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Violin, Ralph Agutter, about 1685. Museum no 34-1869

Violin, Ralph Agutter, about 1685. Museum no 34-1869

Music was central to public and domestic life in the Baroque. Baroque music fits closely to the cultural and physical environment of its world. It is formal, highly elaborated, richly decorated. It voices the power and wealth of its patrons, just as it fills the spaces of baroque architecture.

Popes and emperors could express their splendour, in church and palace, with the spectacular performance by hundreds of musicians of works commissioned for the venue, or occasion of state.

Virtuoso performance, and the performance of more intimate music for the delectation of a smaller audience, displayed the refined ornamentation and more complex affinity of chamber music. Lesser households, too, could command music as integral to that richness of lifestyle signalled through paintings, sculpture, interiors, exteriors, and the cultivation of art as control over natural forces.

Audio: Diverse bizzarie sopra la vecchia sarabanda o pur Ciacona (3 mins 6 secs)

Composer: Nicola Matteis (about 1678-1749)

Solo violin playing, and composition for solo violin, was dominated at this time by Italian virtuosi. Nicola Matteis arrived in London from Naples in 1672; his music delighted the aged John Jenkins, who 'pulling off his spectacles, clapt his hand on the book and declared he had never heard so good a peice of musick, in all his life'. Music from from Arie diverse … preludy, alemande, sarabande, correnti, gighe, fantasie, minuite ed altre toccate a due corde, libro primo, libro secondo, (London, 1676); Royal College of Music Library F21, edition of 1676.

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Audio: Extract from the Cantata Orphée (2 mins 46 secs)

Composer: Louis-Nicolas Clérambault (1676-1749)

Music at Versailles was an integral aspect of the court. It was to be heard everywhere and at any time, in both public and private rooms and in the gardens. With the support of the king himself, virtuosos of the viol and the harpsichord, such as Marin Marais and François Couperin, developed and codified the French style.

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Audio: Domine Deus from the Messa con 5 strumenti (3 mins 38 secs)

Composer: Davide Perez

Throughout the 1700s Portuguese composers were sent to Italy to study. Under the influence of the Neapolitan composer Davide Perez, called to Lisbon in 1751 by John V, Portuguese music – both sacred and secular – became entirely dominated by the Italian operatic style.

Music from from the Messa con 5 strumenti, Royal College of Music Library MS 977. Performing edition prepared by Eric Wilson.

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Audio: The Criar (1 min 12 secs)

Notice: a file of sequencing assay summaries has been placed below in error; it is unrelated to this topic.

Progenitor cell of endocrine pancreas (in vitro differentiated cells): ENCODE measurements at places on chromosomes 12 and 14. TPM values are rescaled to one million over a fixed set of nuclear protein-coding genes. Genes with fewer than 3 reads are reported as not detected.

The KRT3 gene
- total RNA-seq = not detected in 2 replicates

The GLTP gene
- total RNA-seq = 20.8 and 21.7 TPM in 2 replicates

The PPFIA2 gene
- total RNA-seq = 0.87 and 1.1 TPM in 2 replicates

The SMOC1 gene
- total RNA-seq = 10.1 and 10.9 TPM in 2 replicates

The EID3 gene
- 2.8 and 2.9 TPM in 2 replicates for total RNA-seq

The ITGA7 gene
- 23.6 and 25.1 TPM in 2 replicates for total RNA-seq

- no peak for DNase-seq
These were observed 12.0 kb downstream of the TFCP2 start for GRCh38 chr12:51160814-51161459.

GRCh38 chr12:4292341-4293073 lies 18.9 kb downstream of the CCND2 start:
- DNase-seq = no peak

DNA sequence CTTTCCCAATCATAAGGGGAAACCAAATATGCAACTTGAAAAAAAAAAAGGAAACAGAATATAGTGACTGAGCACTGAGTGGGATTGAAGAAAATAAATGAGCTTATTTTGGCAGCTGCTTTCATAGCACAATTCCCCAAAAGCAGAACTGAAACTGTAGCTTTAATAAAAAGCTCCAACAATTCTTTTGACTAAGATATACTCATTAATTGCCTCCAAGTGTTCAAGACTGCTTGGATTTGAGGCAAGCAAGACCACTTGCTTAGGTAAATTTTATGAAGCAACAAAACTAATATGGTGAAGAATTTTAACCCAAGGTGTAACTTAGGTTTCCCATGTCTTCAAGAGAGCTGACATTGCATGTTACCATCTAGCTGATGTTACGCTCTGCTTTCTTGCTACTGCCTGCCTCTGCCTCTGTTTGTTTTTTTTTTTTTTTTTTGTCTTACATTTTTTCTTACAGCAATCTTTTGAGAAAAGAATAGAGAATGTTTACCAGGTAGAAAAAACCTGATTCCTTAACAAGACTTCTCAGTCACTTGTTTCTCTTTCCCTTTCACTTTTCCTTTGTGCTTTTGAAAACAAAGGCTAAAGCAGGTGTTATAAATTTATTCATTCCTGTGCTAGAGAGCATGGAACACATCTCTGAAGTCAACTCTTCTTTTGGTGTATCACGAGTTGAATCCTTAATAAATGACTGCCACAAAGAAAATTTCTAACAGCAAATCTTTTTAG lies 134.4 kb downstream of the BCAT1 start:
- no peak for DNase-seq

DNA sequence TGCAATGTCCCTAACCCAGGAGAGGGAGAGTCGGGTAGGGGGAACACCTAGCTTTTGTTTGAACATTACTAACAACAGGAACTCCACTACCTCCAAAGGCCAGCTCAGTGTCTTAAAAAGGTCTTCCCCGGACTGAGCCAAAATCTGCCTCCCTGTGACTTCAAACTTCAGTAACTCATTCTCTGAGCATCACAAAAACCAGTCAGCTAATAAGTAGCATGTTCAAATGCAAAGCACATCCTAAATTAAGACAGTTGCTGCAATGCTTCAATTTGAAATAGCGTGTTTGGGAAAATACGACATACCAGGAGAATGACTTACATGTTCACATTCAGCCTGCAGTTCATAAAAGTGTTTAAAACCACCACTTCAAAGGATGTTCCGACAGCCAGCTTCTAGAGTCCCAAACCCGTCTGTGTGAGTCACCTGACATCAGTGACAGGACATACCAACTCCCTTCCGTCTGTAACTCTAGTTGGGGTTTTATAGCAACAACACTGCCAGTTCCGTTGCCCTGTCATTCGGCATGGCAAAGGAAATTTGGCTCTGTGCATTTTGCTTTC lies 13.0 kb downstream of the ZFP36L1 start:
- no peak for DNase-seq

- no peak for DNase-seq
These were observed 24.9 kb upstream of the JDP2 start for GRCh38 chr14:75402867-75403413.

Composer: Anon

Although the ownership of this manuscript is uncertain, its music is typical of the 'virginal' books used to tutor players, especially women, at the time. Its contents are divided into two collections, one of preludes and the other of fantasias. It also preserves pre-Civil War music by Byrd, Bull and Weelkes, alongside later Baroque composers such as Locke and Blow.

Music from Manuscript 2093, Royal College of Music Library. Played on a spinet by Stephen Keene, London, about 1685 (Royal College of Music, Museum of Musical Instruments 179).

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Audio: Chaconne (4 mins 42 secs)

Composer: Michel de la Barre (about 1675 – 1745)

Music at Versailles was an integral aspect of the court. It was to be heard everywhere and at any time, in both public and private rooms and in the gardens. With the support of the king himself, virtuosos of the viol and the harpsichord, such as Marin Marais and François Couperin, developed and codified the French style.

Download: mp3 | ogg

Audio: Come away, come sweet love (47 secs)

Composer: John Dowland (1563 – 1625)

Although the ownership of this manuscript is uncertain, its music is typical of the 'virginal' books used to tutor players, especially women, at the time. Its contents are divided into two collections, one of preludes and the other of fantasias. It also preserves pre-Civil War music by Byrd, Bull and Weelkes, alongside later Baroque composers such as Locke and Blow.

Music from Manuscript 2093, Royal College of Music Library. Played on a spinet by Stephen Keene, London, about 1685 (Royal College of Music, Museum of Musical Instruments 179).

Download: mp3 | ogg

This content was originally written in association with the exhibition 'Baroque 1620 - 1800: Style in the Age of Magnificence', on display at the V&A South Kensington from 4 April - 19 July 2009.

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